How To Wear Knitwear Like A Style Icon
Mr Anthony Perkins, Los Angeles, 1961. Photograph by Mr Ernest Reshovsky/mptvimages.com
In the right hands, the humblest-seeming bit of knitwear can be dashing, daring, and even just a little bit subversive. See, for example, Mr Anthony Perkins’ perky, preppy way with a simple navy crewneck (above), which, if not exactly Psycho, is far from pipe-and-slippers. Scroll down to find five other men who found various invigorating ways to style out the cold, and we guarantee you’ll be positively welcoming in sweater weather.
Sir Mick Jagger
Sir Mick Jagger, London, 1964. Photograph by Mirrorpix via Getty Images
As Sir Mick himself almost sang: “You can’t always get what you want, but if you try sometime, you just might find, you get the jumper you need.” The jumper in question being the Platonic ideal of the casual-but-fitted wool crewneck, draped loosely enough to accommodate the unbuttoned shirt beneath, but shapely enough to accentuate the Dionysian demeanour of Sir Mick in his 1960s pomp, aided by the ingestion of caffeine, nicotine and sundry other stimulants (not pictured). In terms of The Rolling Stones’ oeuvre, Mr Jagger’s taste in knitwear is clearly less Jumper Jack Flash and more It’s All (Pull)Over Now.
Mr Robert Redford
Mr Robert Redford and Ms Barbra Streisand in The Way We Were, 1973. Photograph by Mr Steve Schapiro/Getty Images
Forget wave power – the star wattage in this picture is enough to light up a small European principality. It’s not just Mr Redford and Ms Barbra Streisand, in all their burnished, tousled, untucked glory, taking a beachy-barefoot stroll in the 1973 movie The Way We Were; it’s also Mr Redford’s way with his waffle-knit ivory rollneck, which only enhances his sensitive-man-of-action status when paired with rolled indigo jeans and offset by Ms Streisand’s complementary oversized beanie. Never mind that the film’s supposedly set in the 1940s and 1950s while its stars seem to take their sartorial cue from the mid-1970s; style this strong is always contemporary.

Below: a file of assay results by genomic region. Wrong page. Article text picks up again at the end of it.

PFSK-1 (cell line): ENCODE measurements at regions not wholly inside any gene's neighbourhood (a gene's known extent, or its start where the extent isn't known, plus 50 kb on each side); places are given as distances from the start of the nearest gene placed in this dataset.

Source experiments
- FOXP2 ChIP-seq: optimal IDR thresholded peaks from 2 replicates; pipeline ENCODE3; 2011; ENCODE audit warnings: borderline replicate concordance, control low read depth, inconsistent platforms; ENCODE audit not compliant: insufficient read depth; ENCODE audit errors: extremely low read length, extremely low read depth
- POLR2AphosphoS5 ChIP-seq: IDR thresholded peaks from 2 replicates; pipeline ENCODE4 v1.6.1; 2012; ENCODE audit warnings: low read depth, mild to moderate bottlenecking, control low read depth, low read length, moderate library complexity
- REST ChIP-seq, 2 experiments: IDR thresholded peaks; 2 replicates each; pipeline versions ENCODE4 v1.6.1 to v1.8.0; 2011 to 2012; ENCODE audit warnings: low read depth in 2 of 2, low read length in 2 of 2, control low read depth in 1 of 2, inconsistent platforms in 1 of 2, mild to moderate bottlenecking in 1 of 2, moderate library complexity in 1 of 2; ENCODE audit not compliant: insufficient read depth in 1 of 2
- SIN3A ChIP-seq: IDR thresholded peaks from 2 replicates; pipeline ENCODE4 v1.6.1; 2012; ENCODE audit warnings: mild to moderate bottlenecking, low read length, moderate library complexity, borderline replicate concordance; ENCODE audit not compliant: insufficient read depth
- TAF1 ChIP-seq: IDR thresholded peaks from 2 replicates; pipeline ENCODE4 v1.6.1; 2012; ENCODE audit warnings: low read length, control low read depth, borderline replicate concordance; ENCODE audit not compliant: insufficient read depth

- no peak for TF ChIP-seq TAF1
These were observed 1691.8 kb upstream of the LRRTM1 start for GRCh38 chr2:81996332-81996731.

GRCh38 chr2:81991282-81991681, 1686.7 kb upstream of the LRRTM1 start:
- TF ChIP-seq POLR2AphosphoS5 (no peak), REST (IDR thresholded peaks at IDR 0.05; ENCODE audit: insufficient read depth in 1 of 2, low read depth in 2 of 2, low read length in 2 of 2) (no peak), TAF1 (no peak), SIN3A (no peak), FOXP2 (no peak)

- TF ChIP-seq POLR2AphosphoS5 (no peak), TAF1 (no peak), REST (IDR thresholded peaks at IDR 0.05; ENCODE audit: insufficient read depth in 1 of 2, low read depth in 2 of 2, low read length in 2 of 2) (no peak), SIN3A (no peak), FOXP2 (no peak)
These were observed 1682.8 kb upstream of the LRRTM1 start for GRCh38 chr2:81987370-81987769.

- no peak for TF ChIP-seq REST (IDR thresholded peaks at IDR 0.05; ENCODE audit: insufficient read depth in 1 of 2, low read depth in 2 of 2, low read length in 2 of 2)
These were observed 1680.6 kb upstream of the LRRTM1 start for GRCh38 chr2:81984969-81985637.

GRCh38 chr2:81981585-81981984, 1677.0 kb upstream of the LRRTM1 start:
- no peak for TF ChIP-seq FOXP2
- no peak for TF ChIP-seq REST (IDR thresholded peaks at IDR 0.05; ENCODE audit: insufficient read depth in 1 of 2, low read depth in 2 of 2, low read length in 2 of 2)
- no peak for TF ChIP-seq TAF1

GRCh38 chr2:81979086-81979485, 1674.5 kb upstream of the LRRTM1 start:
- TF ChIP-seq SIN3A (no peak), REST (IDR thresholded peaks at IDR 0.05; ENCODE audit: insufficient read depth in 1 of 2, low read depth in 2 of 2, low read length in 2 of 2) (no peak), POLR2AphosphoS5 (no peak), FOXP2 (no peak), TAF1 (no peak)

Mr Paul Michael Glaser
Mr Paul Michael Glaser in Starsky & Hutch, 1976. Photograph by mptvimages.com
You think the whole oversized thing was kick-started by a Vetements hoodie? Let us spirit you back to the mid-1970s, when maverick TV cops David Michael Starsky and Kenneth Richard “Hutch” Hutchinson were cleaning up the mean streets of, um, Southern California. We know they were mavericks, because: a) they roared around in a red Ford Gran Torino with a white go-faster stripe; and b) they cocked a snook at the SoCal sun in their statement knitwear. Kudos to Mr David Soul’s Hutch for his of-the-moment rollneck/varsity jacket combo, but it was Mr Glaser’s Starsky, and his generously-appointed shawl cardigan, who stole the show in every sense. Grab a contemporary equivalent (from RRL, Fendi, Drake’s, etc), team with rough-hewn denim and chambray, and work on that XXL swagger.
Mr Al Pacino
Mr Al Pacino in Serpico, 1973. Photograph by Paramount Pictures/Photofest
Is it a Brooklyn barista giving his craft beard some air between servings of single-origin purely-brewed pour-overs? Is it an indie troubadour gaining rooftop inspiration for his latest New York City song-cycle? Neither – it’s Mr Pacino, in deep cover as a cop investigating corruption in the NYPD in 1973’s neo-noir thriller Serpico. Here, he boasts more of the noir and less of the neo in a classic collared-and-zippered cable-knit wool cardigan, which, if teamed with a stalwart beanie and some valiantly worn-in jeans, will face down anything thrown at it, from the biting winds off the Hudson to the collective opprobrium of his vice-steeped, kickback-pocketing, racket-running peers.
Mr Truman Capote
Mr Truman Capote, New York City, 1965. Photograph by by Mr Horst P. Horst/Conde Nast via Getty Images
If Mr Capote resembles the proverbial feline in the creamery, he has his reasons: it’s 1965, and he’s already published the bestselling Breakfast At Tiffany’s, thus introducing Holly Golightly to the world. He’s also just finished In Cold Blood, thus inventing the true-crime genre. And he’s rocking a varsity-cum-cricketing cardigan like no one before or since (and, with those stripes, possibly giving Mr Thom Browne some early food for thought). Always a snappy dresser, Mr Capote outdoes himself on the accessories front; we love the red baseball cap, the Wayfarers, and the just-hit-a-six-and-a-home-run-combined expression.